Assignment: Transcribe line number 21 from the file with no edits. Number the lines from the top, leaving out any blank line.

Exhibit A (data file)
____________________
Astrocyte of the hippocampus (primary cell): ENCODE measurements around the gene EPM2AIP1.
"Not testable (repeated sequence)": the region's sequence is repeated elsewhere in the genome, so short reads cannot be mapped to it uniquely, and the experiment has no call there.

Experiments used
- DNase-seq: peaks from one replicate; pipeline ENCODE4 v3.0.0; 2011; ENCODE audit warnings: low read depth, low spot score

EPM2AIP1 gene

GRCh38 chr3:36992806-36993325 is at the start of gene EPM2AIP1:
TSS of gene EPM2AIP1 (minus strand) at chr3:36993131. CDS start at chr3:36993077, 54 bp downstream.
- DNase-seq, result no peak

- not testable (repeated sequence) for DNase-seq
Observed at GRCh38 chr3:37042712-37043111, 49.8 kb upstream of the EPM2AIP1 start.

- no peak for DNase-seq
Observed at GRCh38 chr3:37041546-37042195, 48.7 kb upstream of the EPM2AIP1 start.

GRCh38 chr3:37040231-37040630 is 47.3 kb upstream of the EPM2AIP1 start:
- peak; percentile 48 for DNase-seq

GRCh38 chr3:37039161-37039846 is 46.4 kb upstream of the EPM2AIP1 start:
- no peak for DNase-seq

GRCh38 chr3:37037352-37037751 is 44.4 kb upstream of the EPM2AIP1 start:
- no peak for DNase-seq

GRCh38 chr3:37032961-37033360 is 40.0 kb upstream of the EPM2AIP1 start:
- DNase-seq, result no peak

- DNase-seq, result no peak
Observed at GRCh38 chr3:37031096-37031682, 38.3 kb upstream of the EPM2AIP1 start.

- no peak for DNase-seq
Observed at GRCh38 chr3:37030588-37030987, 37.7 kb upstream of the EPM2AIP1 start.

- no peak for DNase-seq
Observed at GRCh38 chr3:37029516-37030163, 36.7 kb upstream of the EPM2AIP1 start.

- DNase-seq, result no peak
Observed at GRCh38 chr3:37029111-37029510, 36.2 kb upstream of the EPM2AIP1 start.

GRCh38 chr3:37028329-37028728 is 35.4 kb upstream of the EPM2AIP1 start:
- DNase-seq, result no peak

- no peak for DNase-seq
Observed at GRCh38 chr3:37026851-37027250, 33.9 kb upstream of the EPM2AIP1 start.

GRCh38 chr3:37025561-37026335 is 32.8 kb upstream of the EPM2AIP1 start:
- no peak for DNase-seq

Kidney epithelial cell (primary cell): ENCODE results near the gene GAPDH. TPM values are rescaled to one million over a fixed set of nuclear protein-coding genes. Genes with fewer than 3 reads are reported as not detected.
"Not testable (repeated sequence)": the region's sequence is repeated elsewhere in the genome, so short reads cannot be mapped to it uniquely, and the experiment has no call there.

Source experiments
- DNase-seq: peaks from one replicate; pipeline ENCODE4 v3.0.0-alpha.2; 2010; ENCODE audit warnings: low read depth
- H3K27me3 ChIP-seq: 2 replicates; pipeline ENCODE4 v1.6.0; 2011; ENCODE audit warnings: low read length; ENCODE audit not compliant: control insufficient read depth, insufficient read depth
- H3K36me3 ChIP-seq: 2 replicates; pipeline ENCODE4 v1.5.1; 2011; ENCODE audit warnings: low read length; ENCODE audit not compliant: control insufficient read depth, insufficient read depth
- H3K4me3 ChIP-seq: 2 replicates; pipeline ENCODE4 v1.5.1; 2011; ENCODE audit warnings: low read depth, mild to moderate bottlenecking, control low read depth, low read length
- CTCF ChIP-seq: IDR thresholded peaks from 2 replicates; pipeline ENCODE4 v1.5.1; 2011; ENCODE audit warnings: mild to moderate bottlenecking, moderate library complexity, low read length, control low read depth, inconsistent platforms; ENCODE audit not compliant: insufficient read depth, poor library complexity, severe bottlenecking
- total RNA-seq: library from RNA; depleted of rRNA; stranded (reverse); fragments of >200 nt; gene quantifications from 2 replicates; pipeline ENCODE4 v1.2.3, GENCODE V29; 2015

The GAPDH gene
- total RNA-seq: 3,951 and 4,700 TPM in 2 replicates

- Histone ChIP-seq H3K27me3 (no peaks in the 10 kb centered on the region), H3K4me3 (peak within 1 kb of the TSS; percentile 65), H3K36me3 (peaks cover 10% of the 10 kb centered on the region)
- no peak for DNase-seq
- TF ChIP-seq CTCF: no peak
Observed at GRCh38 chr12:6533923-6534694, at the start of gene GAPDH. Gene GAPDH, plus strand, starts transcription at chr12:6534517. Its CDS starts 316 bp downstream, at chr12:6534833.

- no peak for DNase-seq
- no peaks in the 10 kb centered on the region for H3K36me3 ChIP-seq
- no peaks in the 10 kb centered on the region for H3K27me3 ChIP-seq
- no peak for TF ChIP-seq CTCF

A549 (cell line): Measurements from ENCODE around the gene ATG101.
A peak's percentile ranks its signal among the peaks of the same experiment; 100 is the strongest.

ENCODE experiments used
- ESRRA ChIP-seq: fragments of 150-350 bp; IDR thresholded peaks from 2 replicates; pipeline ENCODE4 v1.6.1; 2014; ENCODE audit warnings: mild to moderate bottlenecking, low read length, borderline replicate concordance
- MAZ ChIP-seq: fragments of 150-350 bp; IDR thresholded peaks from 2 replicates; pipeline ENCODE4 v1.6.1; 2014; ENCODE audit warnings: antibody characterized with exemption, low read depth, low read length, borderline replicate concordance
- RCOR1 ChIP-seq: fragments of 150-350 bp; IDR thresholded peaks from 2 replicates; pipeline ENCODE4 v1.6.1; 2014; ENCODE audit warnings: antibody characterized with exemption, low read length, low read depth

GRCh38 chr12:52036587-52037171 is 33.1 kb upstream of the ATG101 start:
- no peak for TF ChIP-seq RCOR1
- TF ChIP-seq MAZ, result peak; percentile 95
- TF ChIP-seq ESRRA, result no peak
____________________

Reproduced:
- DNase-seq, result no peak